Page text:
Amid growing calls from the American public and fossil fuel industry stakeholders to increase domestic drilling, the Biden administration is taking a different approach to the country's energy crunch by increasing the supply of raw materials needed for electric vehicles. But critics suspect the move may have unintended consequences.

The White House recently authorized the Defense Production Act, an executive action that is available to the sitting president. In this instance, invoking the Defense Production Act will provide miners with the resources needed to acquire more minerals — such as manganese, graphite, cobalt and lithium — that can be leveraged for electric vehicle production and to manufacture the batteries that electric vehicles run on.

To ensure that the drilling for these minerals don't compromise the strides the United States has made in carbon emission reduction, the White House noted it will work in tandem with the Department of Defense to maintain "strong environmental, labor, community and tribal consultation standards."

This latest action by the Biden administration is part of a multi-pronged effort to bring some semblance of balance and normalcy to the energy supply chain. With a war being waged in Ukraine, hyperinflation pushing prices increasingly higher and more individuals returning to the workplace after COVID-19 protocols had many people telecommuting — thus increasing the demand for gas — the combination of these factors has only further destabilized the economic landscape. With more access to the resources needed for alternative energy, supporters of the administration's actions say the latest move will help to diminish the nation's reliance on fossil fuels.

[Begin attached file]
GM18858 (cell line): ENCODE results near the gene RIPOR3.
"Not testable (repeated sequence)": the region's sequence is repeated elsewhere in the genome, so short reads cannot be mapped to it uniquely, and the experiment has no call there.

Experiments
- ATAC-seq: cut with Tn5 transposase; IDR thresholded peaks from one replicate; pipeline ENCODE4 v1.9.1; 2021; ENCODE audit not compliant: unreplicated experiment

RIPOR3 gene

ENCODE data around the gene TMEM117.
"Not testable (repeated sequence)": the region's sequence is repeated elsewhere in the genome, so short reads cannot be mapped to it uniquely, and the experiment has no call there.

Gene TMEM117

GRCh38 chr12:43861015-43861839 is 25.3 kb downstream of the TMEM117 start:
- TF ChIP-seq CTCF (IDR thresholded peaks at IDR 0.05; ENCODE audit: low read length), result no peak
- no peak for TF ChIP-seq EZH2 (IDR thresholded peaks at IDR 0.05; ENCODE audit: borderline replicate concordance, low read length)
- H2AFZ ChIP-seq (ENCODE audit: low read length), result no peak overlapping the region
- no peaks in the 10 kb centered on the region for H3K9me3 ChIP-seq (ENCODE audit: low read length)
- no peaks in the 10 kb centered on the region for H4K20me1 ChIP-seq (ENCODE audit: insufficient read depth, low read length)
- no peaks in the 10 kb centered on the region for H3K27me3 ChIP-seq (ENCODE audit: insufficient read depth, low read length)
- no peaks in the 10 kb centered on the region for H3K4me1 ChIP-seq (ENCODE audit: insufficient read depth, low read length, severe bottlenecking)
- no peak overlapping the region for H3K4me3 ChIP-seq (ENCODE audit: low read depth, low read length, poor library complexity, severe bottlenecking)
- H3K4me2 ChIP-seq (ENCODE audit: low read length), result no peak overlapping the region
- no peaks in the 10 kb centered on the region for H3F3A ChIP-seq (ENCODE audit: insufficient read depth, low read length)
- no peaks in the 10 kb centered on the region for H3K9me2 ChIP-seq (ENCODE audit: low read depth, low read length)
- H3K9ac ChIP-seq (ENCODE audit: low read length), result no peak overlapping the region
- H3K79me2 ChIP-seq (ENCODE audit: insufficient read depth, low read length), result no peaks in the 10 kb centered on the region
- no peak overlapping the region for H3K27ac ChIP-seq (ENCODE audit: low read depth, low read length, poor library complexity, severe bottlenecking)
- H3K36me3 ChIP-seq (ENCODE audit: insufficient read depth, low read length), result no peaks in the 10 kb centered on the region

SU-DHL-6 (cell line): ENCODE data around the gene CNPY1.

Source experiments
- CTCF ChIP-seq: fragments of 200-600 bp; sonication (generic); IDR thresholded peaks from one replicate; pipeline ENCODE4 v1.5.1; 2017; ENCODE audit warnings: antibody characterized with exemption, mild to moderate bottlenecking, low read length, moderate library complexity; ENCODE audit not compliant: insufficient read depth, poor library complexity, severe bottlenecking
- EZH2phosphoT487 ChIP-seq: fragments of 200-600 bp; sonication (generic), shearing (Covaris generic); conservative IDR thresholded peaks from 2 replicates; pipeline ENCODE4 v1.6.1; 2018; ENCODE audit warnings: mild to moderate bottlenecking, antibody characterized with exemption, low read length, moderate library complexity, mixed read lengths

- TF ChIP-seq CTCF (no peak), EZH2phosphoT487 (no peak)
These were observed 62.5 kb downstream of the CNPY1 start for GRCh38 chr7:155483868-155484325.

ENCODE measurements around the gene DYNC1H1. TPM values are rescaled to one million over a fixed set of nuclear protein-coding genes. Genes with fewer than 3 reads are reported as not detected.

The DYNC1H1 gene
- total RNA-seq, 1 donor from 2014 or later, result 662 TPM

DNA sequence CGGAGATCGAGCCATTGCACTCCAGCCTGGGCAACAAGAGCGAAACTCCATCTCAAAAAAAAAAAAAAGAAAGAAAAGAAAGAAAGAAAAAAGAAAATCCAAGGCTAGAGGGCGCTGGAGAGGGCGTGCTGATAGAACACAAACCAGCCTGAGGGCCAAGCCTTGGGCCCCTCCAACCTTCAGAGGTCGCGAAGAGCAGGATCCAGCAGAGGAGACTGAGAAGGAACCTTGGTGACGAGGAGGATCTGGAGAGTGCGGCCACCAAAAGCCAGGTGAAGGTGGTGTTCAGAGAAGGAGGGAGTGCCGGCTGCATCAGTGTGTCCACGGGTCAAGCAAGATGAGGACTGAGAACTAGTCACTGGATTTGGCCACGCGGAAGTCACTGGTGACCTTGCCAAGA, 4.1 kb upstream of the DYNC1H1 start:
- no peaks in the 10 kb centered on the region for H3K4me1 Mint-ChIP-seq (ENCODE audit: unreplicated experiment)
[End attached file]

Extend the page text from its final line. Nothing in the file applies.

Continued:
Nickel is a key ingredient for electric vehicle batteries.Nickel is a key ingredient for electric vehicle batteries.

NMA warns supply chains aren't ready
However, critics of the president's policy don't believe it will be beneficial — in fact, it may even be harmful. Speaking on behalf of the National Mining Association, NMA President and CEO Rich Nolan warned that the directive from the White House could create more demand than the domestic minerals supply chain can reasonably satisfy. That's largely because many of the minerals required to make electric vehicles are primarily imported from overseas.

"[T]he approaching minerals demand wave is set to strain every sector of the economy and requires an urgency in action from government and industry never before seen," Nolan said. "Unless we continue to build on this action, and get serious about reshoring these supply chains and bringing new mines and mineral processing online, we risk feeding the minerals dominance of geopolitical rivals."

According to the Office of Energy Efficiency & Renewable Energy, between 2016 and 2019, more than half of the lithium the United States imported derived from Argentina and approximately 36% came from Chile, which borders Argentina to the west.

The Natural Resources Defense Council, meanwhile, said that while the Biden administration's actions are laudable, the president must urge miners to use all due discretion in terms of how these strategic minerals are obtained. In short, the preservation of the environment must be prioritized. 

"Rather than just digging up or importing more, we should start with improved recovery and waste reduction throughout supply chains," said Bobby McEnaney, senor lands analyst for the NRDC.

He added these materials should be recycled to ensure the U.S. maintains its commitment to environmental sustainability.

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